Some important facts about black holes that you need to know

Black holes are one of the strangest things in the universe. Despite many efforts, we have not been able to gather much information about black holes.

Our understanding of black holes is developing as a result of continuous astronomical explorations.

However, Now, we know about black holes and the nature, size, types and numbers of massive monstrous black holes in the universe have also been confirmed.  

But about half a century ago, astronomers were unaware about the presence of black holes.

The earliest indications of the existence of a black hole are older than the US Constitution. 

At that time, a British scientist, Reverend John Mitchell, in the year 1783, identified the black hole as a 'dark star'.

In this context he said that what would a star look like if it were so massive that an object needed a velocity greater than the velocity of light to escape its gravitational pull?

A few years after their question, in the 1790s, the French mathematician Pierre-Simon Laplace and other leading thinkers convinced the scientific community that light behaves like a wave and is therefore not affected by the force of gravity.

This new concept of light made Mitchell's theory irrelevant. 

But the idea was revived after 1915, when Albert Einstein proposed his theory of general relativity.

The theory of general relativity states that an object of mass decreases in proportion to spacetime and this makes matter so dense that it takes the form of a highly concentrated object - a black hole being the best example.

Most people believe that Albert Einstein predicted the existence of black holes. 

This is only partially correct. Einstein only developed the theory related to the existence of black holes.

This principle is necessary for the existence of black holes. 

But, he himself did not predict black holes or other cosmic objects like black holes.

In the year 1915, Albert Einstein used the theory of general relativity to explain the motion of the planet Mercury around the Sun. Based on this theory of cosmic explorations got a new direction.

Karl Schwarzschild was the first to work on the solution of Einstein's equations. 

Which showed that a singularity can form—and nothing, once very close, cannot move fast enough to escape the pull of a singularity.

Then, in 1939, physicists Robert Oppenheimer and Hartland Snyder sought to find out whether a star could make the seemingly impossible Schwarzschild object.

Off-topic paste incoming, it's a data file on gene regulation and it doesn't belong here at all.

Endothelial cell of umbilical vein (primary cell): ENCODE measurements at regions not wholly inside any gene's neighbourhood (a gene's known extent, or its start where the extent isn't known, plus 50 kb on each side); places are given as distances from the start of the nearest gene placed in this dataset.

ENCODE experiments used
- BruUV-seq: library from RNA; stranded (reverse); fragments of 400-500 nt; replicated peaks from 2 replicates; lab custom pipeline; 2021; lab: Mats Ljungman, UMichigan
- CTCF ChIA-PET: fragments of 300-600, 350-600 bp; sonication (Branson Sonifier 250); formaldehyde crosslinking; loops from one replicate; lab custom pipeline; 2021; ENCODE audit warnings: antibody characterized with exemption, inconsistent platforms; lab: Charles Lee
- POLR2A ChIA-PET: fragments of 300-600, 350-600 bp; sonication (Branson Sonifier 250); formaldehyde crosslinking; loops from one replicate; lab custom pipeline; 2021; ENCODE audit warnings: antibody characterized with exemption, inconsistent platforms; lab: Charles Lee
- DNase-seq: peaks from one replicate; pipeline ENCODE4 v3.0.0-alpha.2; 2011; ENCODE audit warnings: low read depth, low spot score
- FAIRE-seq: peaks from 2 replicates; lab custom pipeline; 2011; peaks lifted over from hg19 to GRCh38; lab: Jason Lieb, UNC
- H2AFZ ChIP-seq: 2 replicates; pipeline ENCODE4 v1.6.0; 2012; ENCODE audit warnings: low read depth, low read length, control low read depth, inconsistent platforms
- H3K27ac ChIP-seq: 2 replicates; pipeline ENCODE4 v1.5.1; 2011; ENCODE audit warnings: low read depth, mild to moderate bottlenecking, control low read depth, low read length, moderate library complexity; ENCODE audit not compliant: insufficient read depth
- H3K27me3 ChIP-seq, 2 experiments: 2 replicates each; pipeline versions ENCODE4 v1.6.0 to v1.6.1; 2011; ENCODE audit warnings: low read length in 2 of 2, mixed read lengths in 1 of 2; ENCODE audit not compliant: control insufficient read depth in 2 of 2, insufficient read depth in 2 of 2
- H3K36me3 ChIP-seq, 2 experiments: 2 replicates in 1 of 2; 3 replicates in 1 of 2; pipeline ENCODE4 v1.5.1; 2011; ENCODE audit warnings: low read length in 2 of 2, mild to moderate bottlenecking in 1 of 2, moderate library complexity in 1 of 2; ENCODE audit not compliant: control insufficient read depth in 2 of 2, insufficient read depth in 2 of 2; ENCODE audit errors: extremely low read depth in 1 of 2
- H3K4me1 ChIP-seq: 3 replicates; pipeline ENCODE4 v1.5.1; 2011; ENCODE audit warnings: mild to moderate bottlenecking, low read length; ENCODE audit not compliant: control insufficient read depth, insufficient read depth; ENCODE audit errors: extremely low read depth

Given a large area of ​​dust, he explained that gravity would cause the mass to collapse and form a singularity, which he demonstrated with his calculations.

Physicist John Wheeler asked his student Jacob Beckstein a very interesting question about black holes. 

Not only his student but also other scientists were shocked by this question of Wheeler. 

His question was 'What happens if you pour hot tea into a black hole?'

The answer is that the black hole will definitely absorb it. 

But hot tea creates a contradiction. Anything with a certain temperature emits heat. 

Mixing hot and cold objects leads to exchange. 

For example, if you put ice cubes in hot water, the ice cubes become hot but the temperature of the water will decrease.

If the black hole swallows everything and emits nothing it means it doesn't emit heat.

Therefore, according to this the temperature of the black hole should be zero.

Wheeler's student, Beckenstein worked with Stephen Hawking and discovered that black holes emit energy.

This radiation, caused by quantum fluctuations in space, releases only a small amount of energy. 

But his research proved that black holes have heat – certainly answering the question Wheeler asked a decade and a half ago.

His introduction to quantum physics for black holes resolved one paradox, but created another. 

Quantum mechanics requires that information cannot be destroyed.

At present, scientists have no way of telling anything about the cosmic object that has turned into a black hole by little radiation – that information is lost.

There is no agreement yet on how to solve this problem. Although some researchers say that they have come close to solving it.

Hawking helped solve another mystery that had been associated with black holes from the very beginning.

The black hole solution that Schwarzschild invented not only prevented light from escaping. 

It also contained a hole in spacetime at the core of the black hole - the singularity.

X-ray observations of potential black holes had piled up over the decades, but it wasn't until the first LIGO detections, announced in 2016, that astronomers had direct evidence that black holes existed.  

And not only that, they crash together to form massive black holes and radiate gravitational waves.